Last August, German activists almost stormed the Reichstag building to protest the government's corona measures. In the Netherlands, farmers angry at the government's policies to reduce nitrogen oxide emissions rammed the doors of local government buildings with tractors.


Entrenched in the state villa

Vaclav Havel's 2007 play, Leaving, is about chancellor Rieger, his coterie and their refusal to accept the transfer of power. And now there is Donald Trump, barricaded in the White House. Does farce come first, followed by tragedy?


Last chance for the West

In the coming weeks and months we will find out to what extent president-elect Joe Biden is willing to consider the transatlantic relationship as a vital US interest again, and put it at the heart of US policy.


Why people want to be fooled

The charlatan is "like a doctor who brings relief from suffering and pain". The word charlatan comes from the Italian 'ciarlatano': someone selling herbal brews and rejuvenating waters at street markets, often also pulling teeth and doing magic tricks.

1914 vs 2021

Nobody says war will break out in Europe in 2021. But, just as in 1914, the imminent collapse of the multinational Habsburg Empire was the subject of much speculation, some now allude to the disintegration of the European Union.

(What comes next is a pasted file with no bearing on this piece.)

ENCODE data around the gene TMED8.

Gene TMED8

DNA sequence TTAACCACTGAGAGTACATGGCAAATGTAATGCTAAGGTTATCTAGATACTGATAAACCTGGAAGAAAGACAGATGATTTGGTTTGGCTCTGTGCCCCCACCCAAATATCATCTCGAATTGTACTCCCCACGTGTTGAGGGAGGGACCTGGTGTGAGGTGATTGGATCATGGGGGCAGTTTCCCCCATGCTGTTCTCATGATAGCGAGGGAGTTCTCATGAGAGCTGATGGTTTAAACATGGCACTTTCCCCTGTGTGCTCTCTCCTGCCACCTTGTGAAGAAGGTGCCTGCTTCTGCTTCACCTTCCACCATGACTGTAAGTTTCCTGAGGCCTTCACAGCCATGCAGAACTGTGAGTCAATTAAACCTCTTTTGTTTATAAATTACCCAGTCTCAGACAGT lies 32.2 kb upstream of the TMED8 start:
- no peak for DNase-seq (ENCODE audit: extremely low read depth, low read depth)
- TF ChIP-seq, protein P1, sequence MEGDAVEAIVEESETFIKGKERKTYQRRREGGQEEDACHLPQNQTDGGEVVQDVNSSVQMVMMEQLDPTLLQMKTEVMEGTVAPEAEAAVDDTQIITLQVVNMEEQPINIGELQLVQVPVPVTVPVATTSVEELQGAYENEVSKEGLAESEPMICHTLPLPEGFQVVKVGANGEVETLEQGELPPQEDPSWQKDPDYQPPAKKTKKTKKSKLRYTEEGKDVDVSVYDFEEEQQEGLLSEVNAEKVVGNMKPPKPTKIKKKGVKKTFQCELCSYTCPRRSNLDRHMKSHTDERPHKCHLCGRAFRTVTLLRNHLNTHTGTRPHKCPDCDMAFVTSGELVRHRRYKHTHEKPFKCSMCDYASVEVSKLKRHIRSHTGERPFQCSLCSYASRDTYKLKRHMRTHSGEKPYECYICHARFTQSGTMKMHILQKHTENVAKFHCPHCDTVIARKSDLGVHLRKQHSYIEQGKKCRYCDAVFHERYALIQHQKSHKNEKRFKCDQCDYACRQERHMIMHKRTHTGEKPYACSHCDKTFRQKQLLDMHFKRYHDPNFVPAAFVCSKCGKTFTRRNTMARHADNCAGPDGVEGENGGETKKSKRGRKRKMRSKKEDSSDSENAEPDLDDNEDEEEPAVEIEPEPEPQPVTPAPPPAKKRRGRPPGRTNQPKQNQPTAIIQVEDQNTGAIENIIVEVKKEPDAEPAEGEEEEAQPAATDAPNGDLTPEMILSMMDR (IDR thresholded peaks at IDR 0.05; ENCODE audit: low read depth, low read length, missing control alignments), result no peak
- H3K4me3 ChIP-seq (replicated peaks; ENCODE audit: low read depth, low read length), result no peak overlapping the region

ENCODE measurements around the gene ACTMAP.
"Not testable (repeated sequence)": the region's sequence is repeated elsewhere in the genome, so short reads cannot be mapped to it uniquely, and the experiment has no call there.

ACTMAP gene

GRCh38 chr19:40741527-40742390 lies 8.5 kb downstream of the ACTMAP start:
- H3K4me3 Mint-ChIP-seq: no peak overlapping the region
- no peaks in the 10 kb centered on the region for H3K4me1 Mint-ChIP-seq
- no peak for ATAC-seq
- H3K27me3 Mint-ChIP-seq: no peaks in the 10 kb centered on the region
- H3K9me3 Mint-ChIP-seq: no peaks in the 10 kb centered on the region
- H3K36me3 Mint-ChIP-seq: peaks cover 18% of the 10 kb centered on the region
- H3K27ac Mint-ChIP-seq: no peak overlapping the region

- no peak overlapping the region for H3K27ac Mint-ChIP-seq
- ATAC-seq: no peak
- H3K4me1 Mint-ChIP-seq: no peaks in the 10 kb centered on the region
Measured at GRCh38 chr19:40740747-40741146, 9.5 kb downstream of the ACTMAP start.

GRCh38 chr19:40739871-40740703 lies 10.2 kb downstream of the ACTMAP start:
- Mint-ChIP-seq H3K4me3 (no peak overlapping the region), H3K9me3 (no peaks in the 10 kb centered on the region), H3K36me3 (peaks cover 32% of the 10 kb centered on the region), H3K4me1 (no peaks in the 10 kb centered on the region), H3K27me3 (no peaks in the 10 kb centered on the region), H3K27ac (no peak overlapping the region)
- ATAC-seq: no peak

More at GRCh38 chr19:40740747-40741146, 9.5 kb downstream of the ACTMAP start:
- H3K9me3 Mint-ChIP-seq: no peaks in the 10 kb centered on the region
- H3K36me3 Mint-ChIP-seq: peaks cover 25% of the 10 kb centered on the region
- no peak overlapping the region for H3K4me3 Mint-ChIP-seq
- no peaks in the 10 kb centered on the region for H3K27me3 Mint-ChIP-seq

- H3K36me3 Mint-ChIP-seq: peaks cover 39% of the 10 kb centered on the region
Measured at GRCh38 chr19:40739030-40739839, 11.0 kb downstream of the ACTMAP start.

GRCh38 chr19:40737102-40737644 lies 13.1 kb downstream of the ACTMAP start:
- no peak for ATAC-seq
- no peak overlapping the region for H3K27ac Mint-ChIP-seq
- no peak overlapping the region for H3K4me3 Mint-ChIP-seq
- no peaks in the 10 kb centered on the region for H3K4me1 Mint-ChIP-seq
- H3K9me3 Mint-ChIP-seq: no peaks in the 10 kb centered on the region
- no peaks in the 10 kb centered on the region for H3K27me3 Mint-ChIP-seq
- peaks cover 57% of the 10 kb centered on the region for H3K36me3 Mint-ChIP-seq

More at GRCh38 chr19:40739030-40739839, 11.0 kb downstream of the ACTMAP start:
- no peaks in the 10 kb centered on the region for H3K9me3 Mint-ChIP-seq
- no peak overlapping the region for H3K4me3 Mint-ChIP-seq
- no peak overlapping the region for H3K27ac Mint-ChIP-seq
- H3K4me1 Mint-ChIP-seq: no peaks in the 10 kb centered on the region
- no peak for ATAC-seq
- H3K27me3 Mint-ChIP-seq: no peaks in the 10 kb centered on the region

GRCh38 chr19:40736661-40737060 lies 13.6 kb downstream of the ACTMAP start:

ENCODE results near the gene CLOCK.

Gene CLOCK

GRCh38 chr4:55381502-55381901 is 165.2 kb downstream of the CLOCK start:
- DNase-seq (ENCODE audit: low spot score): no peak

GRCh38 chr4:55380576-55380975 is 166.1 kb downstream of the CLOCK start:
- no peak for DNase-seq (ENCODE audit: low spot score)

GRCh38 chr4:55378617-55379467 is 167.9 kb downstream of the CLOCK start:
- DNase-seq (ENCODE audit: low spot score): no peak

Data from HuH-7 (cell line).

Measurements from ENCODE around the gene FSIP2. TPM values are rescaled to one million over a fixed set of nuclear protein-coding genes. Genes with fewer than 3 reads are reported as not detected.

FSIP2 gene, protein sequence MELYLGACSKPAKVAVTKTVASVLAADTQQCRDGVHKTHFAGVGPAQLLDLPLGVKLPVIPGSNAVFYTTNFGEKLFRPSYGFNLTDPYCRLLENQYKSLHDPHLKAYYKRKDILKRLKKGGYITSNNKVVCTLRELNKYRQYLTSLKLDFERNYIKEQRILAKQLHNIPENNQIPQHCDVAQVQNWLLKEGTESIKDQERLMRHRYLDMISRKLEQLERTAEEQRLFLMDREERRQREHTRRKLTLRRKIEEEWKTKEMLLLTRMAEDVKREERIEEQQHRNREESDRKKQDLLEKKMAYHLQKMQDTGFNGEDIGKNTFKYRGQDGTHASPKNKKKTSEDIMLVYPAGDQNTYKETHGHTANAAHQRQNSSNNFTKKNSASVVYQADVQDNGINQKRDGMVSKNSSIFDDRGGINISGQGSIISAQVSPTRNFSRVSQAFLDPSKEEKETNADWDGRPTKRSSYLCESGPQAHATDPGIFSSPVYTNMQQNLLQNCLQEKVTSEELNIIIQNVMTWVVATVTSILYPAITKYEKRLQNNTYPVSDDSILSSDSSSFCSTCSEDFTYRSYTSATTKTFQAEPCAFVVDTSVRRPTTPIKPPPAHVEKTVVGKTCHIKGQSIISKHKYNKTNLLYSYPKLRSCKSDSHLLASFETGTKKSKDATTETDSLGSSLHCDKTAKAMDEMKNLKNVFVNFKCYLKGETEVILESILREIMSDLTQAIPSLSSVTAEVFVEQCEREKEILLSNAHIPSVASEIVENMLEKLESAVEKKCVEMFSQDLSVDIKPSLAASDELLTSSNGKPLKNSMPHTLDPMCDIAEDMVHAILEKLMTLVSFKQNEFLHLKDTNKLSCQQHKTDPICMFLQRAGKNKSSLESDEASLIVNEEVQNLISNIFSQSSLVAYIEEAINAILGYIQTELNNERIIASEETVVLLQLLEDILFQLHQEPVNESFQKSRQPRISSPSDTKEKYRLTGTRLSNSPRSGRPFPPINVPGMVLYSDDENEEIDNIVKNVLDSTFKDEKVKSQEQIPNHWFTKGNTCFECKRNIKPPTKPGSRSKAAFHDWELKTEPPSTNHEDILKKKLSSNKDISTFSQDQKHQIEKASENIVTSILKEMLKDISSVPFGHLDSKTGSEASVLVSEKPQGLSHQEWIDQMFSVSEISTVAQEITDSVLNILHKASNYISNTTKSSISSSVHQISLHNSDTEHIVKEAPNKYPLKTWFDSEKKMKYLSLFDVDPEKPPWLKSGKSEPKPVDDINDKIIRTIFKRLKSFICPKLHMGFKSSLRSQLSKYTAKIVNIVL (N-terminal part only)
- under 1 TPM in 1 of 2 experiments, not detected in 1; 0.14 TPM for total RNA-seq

Why Germans understand the EU best

In Germany, there is commotion about a new book in which two journalists describe meetings held during the corona crisis between federal chancellor Angela Merkel, and the 16 prime ministers of its federal constituent states.

Latest News

  1. EU socialists fight battle on two fronts in election campaign
  2. EU docks €32m in funding to UN Gaza agency pending audit
  3. 'Outdated' rules bar MEP from entering plenary with child
  4. Commission plays down row over Rwanda minerals pact
  5. EU socialists set to anoint placeholder candidate
  6. Why are the banking lobby afraid of a digital euro?
  7. Deepfake dystopia — Russia's disinformation in Spain and Italy
  8. Putin's nuclear riposte to Macron fails to impress EU diplomats

Stakeholders' Highlights

  1. Nordic Council of MinistersJoin the Nordic Food Systems Takeover at COP28
  2. Nordic Council of MinistersHow women and men are affected differently by climate policy
  3. Nordic Council of MinistersArtist Jessie Kleemann at Nordic pavilion during UN climate summit COP28
  4. Nordic Council of MinistersCOP28: Gathering Nordic and global experts to put food and health on the agenda
  5. Friedrich Naumann FoundationPoems of Liberty – Call for Submission “Human Rights in Inhume War”: 250€ honorary fee for selected poems
  6. World BankWorld Bank report: How to create a future where the rewards of technology benefit all levels of society?

Stakeholders' Highlights

  1. Georgia Ministry of Foreign AffairsThis autumn Europalia arts festival is all about GEORGIA!
  2. UNOPSFostering health system resilience in fragile and conflict-affected countries
  3. European Citizen's InitiativeThe European Commission launches the ‘ImagineEU’ competition for secondary school students in the EU.
  4. Nordic Council of MinistersThe Nordic Region is stepping up its efforts to reduce food waste
  5. UNOPSUNOPS begins works under EU-funded project to repair schools in Ukraine
  6. Georgia Ministry of Foreign AffairsGeorgia effectively prevents sanctions evasion against Russia – confirm EU, UK, USA

Join EUobserver

EU news that matters

Join us